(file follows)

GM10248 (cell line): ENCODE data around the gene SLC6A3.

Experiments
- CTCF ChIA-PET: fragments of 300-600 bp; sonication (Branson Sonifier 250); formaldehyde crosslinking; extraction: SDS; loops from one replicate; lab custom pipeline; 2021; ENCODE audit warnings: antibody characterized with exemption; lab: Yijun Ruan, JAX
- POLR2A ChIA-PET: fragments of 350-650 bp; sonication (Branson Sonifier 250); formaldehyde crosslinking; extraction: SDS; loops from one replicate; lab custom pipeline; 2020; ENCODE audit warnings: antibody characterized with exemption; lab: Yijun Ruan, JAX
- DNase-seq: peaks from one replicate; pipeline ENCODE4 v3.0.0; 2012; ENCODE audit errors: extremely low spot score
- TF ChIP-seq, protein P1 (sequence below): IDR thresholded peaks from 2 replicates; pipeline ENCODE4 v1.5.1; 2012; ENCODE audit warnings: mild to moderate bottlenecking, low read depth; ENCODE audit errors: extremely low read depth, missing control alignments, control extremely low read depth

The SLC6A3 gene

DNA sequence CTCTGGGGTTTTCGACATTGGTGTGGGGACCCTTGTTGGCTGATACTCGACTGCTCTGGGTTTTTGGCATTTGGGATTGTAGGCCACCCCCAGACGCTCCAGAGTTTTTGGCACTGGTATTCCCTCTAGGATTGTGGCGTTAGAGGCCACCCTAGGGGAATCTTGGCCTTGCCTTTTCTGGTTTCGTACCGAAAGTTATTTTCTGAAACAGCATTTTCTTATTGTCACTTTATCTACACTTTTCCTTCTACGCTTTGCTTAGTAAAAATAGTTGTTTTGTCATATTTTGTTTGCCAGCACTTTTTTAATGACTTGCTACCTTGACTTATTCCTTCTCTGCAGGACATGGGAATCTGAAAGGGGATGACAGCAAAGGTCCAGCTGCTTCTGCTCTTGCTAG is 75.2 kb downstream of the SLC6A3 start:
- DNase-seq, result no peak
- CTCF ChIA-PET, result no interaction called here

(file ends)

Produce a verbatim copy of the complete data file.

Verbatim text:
GM10248 (cell line): ENCODE data around the gene SLC6A3.

Experiments
- CTCF ChIA-PET: fragments of 300-600 bp; sonication (Branson Sonifier 250); formaldehyde crosslinking; extraction: SDS; loops from one replicate; lab custom pipeline; 2021; ENCODE audit warnings: antibody characterized with exemption; lab: Yijun Ruan, JAX
- POLR2A ChIA-PET: fragments of 350-650 bp; sonication (Branson Sonifier 250); formaldehyde crosslinking; extraction: SDS; loops from one replicate; lab custom pipeline; 2020; ENCODE audit warnings: antibody characterized with exemption; lab: Yijun Ruan, JAX
- DNase-seq: peaks from one replicate; pipeline ENCODE4 v3.0.0; 2012; ENCODE audit errors: extremely low spot score
- TF ChIP-seq, protein P1 (sequence below): IDR thresholded peaks from 2 replicates; pipeline ENCODE4 v1.5.1; 2012; ENCODE audit warnings: mild to moderate bottlenecking, low read depth; ENCODE audit errors: extremely low read depth, missing control alignments, control extremely low read depth

The SLC6A3 gene

DNA sequence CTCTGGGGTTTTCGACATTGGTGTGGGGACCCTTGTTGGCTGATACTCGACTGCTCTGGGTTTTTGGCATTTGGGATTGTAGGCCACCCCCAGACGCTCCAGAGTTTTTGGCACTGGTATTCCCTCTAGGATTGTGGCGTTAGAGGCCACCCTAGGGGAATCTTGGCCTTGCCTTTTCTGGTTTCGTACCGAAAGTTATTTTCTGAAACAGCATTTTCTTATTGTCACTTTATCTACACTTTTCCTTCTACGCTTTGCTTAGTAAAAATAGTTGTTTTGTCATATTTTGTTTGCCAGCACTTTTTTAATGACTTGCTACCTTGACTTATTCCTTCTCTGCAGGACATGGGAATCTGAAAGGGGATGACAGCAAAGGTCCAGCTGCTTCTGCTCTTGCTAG is 75.2 kb downstream of the SLC6A3 start:
- DNase-seq, result no peak
- CTCF ChIA-PET, result no interaction called here